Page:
Healthcare is constantly evolving, redefined almost annually through regulatory changes that can be overwhelming for even the most successful of care providers. As the foundation of care continues to shift from what care providers are and are not allowed to provide, the defining and redefining of market strategies in conjunction with these changes can leave a marketing and development team without a clear sense of direction.
Quarterly reports and plans of approach, can end up making as much sense to their executives as a Rorschach test. The potential of exposing a nerve, creating a disconnect between the executives and the marketing team is significant, but this can be prevented. Finding stability in an unstable environment begins with the simplification of approach. So it is important for a marketing team to ask the question “What is the concern of the patient, their family, their friends, and what can our company provide to better alleviate those concerns?”
Initially the answer is almost never the product from which your company is providing. This is not a negative affirmation on your product, rather a general consensus for the lack of awareness the patient or their family has in your product. This is common in all provider forms from skilled nursing facilities, hospitals, personal care homes, home care, hospice care, and medication, which to date represents nearly 18 percent of the hospital readmissions due to medication mismanagement.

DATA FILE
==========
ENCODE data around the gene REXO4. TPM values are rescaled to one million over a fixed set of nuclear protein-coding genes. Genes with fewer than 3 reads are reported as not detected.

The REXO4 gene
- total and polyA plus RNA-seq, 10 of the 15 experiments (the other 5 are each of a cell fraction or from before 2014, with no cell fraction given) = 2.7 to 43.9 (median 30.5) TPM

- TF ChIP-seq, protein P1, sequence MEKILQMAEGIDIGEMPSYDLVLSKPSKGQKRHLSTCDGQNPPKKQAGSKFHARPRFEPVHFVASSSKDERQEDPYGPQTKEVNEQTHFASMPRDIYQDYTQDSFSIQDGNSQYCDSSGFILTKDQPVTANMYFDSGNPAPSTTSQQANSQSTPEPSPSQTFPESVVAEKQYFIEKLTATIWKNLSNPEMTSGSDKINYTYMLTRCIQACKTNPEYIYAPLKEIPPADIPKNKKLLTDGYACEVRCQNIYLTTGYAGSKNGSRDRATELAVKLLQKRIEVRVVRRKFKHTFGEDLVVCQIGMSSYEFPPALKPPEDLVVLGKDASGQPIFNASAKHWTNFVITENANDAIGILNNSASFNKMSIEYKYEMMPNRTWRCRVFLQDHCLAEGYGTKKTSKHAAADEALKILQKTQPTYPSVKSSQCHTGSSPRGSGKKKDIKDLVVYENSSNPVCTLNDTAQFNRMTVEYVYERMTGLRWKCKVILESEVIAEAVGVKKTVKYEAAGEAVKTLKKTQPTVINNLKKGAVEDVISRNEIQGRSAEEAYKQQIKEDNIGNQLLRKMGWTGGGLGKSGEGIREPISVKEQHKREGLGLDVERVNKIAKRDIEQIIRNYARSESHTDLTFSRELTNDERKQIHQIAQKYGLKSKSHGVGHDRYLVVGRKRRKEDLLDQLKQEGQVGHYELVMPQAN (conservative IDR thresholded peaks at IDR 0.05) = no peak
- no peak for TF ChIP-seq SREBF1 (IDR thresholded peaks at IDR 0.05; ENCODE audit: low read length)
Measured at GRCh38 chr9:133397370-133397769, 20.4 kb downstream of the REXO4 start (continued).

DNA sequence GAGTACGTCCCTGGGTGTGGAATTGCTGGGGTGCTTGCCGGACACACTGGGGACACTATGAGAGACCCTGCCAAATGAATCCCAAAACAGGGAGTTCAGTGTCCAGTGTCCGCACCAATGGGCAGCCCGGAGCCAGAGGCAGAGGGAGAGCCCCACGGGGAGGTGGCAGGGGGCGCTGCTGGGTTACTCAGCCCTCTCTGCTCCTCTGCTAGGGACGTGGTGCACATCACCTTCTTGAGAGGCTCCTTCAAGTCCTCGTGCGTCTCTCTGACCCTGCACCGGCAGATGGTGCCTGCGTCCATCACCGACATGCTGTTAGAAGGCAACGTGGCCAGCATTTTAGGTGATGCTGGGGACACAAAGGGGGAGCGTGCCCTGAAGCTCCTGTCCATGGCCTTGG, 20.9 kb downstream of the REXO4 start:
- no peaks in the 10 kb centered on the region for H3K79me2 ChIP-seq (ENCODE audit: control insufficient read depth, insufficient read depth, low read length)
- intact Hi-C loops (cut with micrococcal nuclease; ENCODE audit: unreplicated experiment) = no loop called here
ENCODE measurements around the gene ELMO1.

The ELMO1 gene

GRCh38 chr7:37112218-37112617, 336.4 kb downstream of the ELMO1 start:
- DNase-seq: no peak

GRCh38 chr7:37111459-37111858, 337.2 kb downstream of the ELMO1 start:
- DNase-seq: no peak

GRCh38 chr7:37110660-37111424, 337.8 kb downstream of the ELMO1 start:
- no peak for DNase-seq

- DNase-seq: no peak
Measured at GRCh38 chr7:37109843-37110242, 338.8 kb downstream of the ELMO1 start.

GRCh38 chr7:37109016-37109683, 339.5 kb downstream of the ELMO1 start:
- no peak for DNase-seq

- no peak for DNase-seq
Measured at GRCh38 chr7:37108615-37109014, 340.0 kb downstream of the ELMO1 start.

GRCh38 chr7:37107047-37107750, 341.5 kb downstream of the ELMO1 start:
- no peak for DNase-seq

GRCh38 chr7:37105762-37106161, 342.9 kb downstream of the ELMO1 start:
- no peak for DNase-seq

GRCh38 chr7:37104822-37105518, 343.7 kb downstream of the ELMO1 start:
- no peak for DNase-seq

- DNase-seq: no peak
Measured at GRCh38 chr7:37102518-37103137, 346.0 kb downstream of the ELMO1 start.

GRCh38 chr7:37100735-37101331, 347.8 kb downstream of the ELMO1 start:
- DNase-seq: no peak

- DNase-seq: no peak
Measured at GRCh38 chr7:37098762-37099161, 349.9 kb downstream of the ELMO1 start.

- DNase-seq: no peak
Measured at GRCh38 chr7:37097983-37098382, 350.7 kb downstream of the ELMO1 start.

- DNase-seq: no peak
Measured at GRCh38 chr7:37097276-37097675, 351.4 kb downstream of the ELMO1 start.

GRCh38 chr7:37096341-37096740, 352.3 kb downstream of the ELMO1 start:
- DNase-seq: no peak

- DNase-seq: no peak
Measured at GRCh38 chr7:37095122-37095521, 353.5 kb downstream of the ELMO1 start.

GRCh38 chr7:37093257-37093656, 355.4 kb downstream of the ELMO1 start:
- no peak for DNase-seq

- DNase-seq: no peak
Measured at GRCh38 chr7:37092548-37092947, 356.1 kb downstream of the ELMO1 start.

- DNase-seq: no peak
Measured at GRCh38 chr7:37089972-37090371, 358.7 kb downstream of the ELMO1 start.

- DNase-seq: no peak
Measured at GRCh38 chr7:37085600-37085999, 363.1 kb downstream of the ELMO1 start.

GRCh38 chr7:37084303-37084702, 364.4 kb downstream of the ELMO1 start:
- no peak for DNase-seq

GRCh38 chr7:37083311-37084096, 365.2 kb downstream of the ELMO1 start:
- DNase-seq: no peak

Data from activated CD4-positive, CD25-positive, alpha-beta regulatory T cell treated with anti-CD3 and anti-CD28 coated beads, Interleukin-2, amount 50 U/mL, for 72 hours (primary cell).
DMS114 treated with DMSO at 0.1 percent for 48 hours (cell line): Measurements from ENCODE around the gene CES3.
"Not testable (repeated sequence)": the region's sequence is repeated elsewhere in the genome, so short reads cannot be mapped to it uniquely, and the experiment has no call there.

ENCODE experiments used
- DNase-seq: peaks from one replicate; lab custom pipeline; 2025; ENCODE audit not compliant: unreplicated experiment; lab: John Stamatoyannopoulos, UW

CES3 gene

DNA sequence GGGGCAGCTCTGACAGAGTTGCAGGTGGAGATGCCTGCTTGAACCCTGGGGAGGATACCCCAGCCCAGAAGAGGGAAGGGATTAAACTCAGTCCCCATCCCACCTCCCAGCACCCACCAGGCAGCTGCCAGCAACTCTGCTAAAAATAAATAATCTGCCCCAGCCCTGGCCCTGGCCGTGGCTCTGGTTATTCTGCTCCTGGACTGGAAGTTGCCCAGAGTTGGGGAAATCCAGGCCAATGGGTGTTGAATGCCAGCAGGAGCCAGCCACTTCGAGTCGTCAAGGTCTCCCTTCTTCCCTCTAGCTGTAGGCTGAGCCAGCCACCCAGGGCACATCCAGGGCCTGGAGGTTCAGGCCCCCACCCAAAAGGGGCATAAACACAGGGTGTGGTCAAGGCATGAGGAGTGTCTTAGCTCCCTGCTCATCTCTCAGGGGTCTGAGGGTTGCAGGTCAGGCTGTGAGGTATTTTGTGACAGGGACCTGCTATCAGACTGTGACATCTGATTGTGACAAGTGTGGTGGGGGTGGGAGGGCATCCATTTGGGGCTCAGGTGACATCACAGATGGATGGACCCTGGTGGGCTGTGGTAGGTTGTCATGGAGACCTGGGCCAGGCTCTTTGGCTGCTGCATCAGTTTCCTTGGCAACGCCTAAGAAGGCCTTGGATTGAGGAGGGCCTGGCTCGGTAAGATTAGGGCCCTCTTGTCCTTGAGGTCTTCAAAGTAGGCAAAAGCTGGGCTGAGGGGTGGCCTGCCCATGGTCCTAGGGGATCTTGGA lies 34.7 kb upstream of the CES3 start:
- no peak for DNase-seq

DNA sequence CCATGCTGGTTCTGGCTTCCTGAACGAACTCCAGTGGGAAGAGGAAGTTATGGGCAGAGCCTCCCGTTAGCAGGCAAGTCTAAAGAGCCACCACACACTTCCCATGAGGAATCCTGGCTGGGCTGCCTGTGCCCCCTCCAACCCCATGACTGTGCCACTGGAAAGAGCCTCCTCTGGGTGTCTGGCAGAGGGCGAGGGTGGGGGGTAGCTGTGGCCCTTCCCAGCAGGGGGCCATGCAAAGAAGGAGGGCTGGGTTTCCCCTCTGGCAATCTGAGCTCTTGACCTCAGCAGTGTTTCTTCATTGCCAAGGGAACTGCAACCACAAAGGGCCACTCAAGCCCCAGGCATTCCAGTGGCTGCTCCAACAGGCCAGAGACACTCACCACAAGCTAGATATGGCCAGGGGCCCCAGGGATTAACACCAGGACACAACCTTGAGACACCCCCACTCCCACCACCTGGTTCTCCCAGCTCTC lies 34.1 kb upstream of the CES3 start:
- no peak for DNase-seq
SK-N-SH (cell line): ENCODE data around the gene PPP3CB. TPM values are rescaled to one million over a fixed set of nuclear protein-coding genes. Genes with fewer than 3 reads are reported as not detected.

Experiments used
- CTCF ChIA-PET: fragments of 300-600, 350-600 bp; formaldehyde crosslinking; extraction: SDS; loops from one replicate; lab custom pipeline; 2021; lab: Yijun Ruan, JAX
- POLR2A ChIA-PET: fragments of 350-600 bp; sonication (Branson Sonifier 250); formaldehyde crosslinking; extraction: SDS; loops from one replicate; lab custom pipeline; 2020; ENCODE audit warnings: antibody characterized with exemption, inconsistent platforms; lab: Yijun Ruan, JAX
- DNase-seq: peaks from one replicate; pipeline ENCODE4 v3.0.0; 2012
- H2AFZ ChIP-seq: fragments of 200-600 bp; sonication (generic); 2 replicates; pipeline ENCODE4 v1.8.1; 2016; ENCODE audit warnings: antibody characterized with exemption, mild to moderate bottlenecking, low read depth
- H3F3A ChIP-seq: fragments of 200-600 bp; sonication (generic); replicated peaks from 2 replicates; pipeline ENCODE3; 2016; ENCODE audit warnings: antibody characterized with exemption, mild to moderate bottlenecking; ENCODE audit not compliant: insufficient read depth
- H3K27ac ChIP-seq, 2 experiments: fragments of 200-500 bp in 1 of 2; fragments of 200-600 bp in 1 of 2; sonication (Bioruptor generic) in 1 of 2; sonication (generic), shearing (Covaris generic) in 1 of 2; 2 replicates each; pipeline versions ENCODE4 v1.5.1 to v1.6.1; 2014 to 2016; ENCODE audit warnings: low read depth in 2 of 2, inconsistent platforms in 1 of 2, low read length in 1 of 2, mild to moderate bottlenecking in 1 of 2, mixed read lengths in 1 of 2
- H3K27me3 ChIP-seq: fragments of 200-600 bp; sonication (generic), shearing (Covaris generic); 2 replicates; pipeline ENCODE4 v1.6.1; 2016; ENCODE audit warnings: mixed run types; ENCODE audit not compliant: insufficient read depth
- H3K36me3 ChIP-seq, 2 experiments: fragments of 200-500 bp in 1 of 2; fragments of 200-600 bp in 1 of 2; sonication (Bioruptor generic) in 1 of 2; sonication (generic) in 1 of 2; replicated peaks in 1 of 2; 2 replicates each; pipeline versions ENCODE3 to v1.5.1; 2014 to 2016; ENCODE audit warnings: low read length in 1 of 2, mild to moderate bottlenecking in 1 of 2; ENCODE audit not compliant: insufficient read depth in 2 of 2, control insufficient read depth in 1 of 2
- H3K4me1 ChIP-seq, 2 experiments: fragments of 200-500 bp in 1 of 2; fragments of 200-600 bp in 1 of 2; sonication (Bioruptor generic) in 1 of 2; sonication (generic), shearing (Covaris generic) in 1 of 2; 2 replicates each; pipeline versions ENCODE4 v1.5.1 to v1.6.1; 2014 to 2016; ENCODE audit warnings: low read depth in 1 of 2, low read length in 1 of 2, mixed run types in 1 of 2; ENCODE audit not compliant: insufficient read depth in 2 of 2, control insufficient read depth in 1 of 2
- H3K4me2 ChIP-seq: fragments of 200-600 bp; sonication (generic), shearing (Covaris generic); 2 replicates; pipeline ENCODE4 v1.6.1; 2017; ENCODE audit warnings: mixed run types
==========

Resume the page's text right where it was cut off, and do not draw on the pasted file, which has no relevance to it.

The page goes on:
So how do you bridge the gap in awareness for the needs of your prospective patient or their family? Well Rome was not built in a day, and neither is the trust of a patient or family member. Trust is earned, not with an elevator speech or a fancy brochure, rather through time and effort, through the individualization of the patient and the empowerment of their community. The ability to educate is one of the greatest opportunities one has as a healthcare marketing professional.
It is grossly underestimated and rarely executed with the necessary precision it deserves, but if a genuine effort is introduced to a prospective patient or family wither it is through think tank forums, community awareness programs, case studies, or just spending the extra time, no matter the time, with that patient or family, you will develop that much needed trust. The opportunity to educate and to be understood is far more effective when the one providing the information is looked at as an advocate or equal rather than a marketer or salesman.
Healthcare will continue to evolve, as will marketers, but the advocate will always remain the same in the eyes of the patient, so ask yourself this question, “If your health began to decline and you had to make a choice in some element of your care, not knowing if it was a life or death decision, who would you rather speak with, a marketer, or an advocate.” If you were a physician or a skilled nursing facility, or a personal care home, who would you rather speak with, a marketer, or an advocate of your patients?”
Michael Monsour Jr.